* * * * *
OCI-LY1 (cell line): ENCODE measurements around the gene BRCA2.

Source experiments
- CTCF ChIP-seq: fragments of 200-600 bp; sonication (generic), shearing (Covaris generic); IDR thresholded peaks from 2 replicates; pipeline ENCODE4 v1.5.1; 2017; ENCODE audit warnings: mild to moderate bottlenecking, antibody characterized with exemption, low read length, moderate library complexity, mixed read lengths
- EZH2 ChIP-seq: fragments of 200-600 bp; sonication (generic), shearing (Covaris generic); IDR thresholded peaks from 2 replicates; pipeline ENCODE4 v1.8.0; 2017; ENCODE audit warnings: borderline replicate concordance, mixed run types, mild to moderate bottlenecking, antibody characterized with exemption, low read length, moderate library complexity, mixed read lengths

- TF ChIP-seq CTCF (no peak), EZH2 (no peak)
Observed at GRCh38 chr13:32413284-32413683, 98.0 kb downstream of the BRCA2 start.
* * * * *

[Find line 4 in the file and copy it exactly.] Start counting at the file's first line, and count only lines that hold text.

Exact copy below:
- EZH2 ChIP-seq: fragments of 200-600 bp; sonication (generic), shearing (Covaris generic); IDR thresholded peaks from 2 replicates; pipeline ENCODE4 v1.8.0; 2017; ENCODE audit warnings: borderline replicate concordance, mixed run types, mild to moderate bottlenecking, antibody characterized with exemption, low read length, moderate library complexity, mixed read lengths